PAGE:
We were looking at the city from the sea. At King Byzas' legendary country, at Constantine's imperial capital, at the stone necklace of the walls built by Theodosius II, at Justinian's peerless Hagia Sophia, at Topkapi Palace, from which Mehmed the Conqueror ruled over half the known world, at the Lawmakers stunning Siileymaniye Mosque...From out at sea we gazed upon those kings, those extraordinary generals and captains, at the nobility and the citizens of repute and bearing, at the slaves and the Sufis and the saints...At the women: Pulheira, Theodora and Roxelana... From our vantage point out at sea we looked back upon heroics, cowardice, creativity and destruction, at intelligence, foolhardiness, compassion and cruelty...From out at sea we gazed upon the whole of man's madness and mystery, at the entirety of his daring and his exploits."

Tuesday, 20 August 2013

Monday, 19 August 2013

The Knitted Teddy Bear by Sandra Polley

This is a lovely book with some charming colour photographs of traditionally knitted bears.  New knitters with basic skills will easily progress from the simple bear to the more adventurous jointed bear in a short amount of time. Clear diagrams and instructions will help to create the teddy bears of different sizes,  style and character. Matching knitted wardrobe accessories are included with clear diagrams and illustrations on how to sew, join, and complete the bears.  Sandra Polley offers handy tips and some money saving ideas including stuffing alternatives for your bear.

Advice is given on the various yarns that can be used along with a handy converter for the different US/UK terms given for the respective yarns.  A variety of looks can be achieved by using different yarns or materials, and size of knitting needles, so once you're confident enough you should be able to create your very own unique heirloom.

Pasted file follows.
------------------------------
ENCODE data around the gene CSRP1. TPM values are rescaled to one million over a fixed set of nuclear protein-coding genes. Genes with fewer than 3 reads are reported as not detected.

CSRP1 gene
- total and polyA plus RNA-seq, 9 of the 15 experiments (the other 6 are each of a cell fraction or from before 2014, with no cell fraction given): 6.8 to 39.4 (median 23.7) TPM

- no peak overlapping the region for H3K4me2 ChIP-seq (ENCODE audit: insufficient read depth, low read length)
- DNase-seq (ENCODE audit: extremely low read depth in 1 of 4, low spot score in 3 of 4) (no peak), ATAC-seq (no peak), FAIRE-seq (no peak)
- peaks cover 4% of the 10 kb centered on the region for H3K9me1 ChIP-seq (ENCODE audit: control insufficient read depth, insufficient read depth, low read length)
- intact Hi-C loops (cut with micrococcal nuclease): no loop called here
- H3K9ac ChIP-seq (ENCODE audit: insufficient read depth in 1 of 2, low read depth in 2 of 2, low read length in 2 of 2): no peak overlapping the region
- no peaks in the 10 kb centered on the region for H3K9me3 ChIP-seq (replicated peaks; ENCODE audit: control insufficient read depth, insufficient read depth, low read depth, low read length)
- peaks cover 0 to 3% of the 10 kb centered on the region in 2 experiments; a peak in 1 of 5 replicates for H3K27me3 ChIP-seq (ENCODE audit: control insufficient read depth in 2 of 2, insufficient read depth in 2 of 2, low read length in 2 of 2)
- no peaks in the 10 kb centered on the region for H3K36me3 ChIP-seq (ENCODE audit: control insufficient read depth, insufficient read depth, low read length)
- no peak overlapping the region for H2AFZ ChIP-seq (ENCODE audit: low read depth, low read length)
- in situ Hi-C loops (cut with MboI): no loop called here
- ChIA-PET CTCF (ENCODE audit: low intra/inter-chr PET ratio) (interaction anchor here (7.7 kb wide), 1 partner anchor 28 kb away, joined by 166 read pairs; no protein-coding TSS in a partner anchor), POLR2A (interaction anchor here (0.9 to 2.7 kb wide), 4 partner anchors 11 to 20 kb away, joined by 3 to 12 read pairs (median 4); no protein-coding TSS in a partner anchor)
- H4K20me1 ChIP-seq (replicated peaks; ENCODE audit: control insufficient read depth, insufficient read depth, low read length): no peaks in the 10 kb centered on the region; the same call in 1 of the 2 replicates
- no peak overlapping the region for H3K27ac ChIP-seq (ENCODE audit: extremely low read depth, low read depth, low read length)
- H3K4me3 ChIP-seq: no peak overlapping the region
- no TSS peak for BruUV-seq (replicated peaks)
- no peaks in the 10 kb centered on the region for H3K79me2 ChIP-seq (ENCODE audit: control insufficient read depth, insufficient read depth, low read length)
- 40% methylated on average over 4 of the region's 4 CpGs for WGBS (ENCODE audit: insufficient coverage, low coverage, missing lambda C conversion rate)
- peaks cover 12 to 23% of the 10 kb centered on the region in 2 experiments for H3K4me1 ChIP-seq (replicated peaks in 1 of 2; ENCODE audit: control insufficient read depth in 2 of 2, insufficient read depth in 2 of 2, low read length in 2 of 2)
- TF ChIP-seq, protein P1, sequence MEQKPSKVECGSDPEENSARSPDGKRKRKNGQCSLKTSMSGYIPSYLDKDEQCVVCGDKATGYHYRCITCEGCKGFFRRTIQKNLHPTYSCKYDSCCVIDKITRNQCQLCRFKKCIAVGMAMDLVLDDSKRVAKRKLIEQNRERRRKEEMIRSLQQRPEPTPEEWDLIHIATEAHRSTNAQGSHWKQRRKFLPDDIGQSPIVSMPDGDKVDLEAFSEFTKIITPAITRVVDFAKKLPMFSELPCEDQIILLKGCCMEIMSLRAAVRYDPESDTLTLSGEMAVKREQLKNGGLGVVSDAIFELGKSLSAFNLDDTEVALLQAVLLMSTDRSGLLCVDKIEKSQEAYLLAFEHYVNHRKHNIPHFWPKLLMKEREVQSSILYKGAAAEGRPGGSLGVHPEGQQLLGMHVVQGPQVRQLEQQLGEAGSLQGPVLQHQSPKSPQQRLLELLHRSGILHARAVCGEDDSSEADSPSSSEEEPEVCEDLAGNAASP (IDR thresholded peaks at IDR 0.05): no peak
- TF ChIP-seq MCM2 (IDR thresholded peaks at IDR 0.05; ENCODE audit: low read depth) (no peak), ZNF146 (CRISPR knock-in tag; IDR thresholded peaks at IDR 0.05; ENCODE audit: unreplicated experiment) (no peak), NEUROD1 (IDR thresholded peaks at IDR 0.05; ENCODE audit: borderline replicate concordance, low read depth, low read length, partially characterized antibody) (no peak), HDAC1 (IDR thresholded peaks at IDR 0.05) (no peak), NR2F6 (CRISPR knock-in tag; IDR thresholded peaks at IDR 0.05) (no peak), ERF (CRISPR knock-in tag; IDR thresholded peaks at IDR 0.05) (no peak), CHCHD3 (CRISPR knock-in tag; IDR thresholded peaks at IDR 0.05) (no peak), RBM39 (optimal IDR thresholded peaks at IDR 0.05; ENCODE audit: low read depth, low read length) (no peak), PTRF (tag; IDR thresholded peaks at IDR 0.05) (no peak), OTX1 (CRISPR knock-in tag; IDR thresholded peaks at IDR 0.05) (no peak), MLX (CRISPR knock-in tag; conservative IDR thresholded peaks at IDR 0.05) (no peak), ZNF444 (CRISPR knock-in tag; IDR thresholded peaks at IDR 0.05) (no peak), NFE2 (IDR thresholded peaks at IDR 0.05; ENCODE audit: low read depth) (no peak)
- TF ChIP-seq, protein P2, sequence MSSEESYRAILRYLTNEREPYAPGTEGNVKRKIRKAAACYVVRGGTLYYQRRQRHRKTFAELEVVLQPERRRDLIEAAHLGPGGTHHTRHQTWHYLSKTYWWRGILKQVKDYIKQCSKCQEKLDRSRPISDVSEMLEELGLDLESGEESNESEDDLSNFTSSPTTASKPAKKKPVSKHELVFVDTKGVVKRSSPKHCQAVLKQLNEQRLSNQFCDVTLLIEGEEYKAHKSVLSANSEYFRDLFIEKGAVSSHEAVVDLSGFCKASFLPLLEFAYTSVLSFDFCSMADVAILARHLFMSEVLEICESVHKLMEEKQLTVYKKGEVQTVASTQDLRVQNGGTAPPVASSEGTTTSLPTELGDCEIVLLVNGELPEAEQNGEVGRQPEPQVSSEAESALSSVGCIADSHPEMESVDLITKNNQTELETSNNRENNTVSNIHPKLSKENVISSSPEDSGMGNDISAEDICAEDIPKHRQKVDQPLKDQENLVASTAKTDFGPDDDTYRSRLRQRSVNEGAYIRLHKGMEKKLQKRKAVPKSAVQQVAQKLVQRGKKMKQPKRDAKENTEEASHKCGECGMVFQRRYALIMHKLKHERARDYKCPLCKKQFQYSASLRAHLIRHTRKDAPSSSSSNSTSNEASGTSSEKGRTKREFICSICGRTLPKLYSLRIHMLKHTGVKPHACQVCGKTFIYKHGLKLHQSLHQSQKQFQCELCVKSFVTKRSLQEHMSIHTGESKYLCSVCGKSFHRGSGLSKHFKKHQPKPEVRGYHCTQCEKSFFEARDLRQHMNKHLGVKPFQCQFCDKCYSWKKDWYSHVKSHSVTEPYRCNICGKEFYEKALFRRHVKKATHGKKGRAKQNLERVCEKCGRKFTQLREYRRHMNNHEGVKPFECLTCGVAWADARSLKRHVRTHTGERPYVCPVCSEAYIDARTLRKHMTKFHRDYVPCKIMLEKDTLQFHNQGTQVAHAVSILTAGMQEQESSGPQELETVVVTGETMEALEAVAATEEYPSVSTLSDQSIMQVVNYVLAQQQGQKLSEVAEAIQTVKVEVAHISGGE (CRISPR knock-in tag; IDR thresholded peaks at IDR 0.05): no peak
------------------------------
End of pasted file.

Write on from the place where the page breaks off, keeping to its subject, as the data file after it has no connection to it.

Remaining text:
A charming  book for any bear fan to knit for gifts, heirlooms or to keep for themselves.  This book is suited to any level of expertise. The only limit is your creativity.

I would like to thank the Publisher via NetGalley for the opportunity to review this craft book.

The Trader of Saigon by Lucy Cruickshanks

'The Trader of Saigon' by Lucy Cruickshanks is set in the 1980's Vietnam.  It is primarily about 3 main characters, Phuc a once affluent  businessman (pre war) who is now desperately trying to do the best for his family in the miserable circumstances they now find themselves.

Hahn a 15 year old girl trying to survive as best she can in abject poverty looking after her sick mother and working as a latrine girl.

Alexander, a coward and deserter from the US Army; a man of very little substance struggling with his demons but making a very comfortable living from the trafficking trade.  He is an extremely unlikeable character with many failings, some out of his control, but most of his own making.  I felt ambivalent about Alexander but eventually formed the opinion that he could only do his best under the circumstances.

The main characters paths cross in dramatic and unexpected circumstances and 'The Trader of Saigon' is an enjoyable, if somewhat unsavoury, read which I found hard to put down. The pace is gentle at the start but rages to an ultimate climax which kept me reading right into the early hours. It is ultimately a tale of survival, retribution and forgiveness.

Lucy Cruickshanks has written this tale in a beautiful, simplistic style, painting vivid scenes of a foreign land and culture.  I was drawn so easily and quickly into this world.  I could almost smell and feel the atmosphere, the sights and sounds of the streets of Hanoi and Saigon. The impending malevolence palpable from every alley or street corner. The apprehension and fear that anything could happen to you with no help of rescue or assistance. 

This is an outstanding debut novel which I enjoyed very much and it will certainly appeal to a wide audience.  'Reading groups' would definitely have some interesting and lively conversations. 

I am looking forward to what Lucy Cruickshanks does next.

Thank you to the Team at Newbooks for the opportunity to review this title.

Friday, 16 August 2013


EARTH STAR by Janet Edwards

I received a promotional copy of Earth Star by Janet Edwards from the Publishers this morning for a 'Giveaway' prize on my blog which I will put up very soon along with my review.

Thank you so very much to Rosie Bathurst at HarperFiction/HarperCollins. I was thrilled to receive your email and this offer.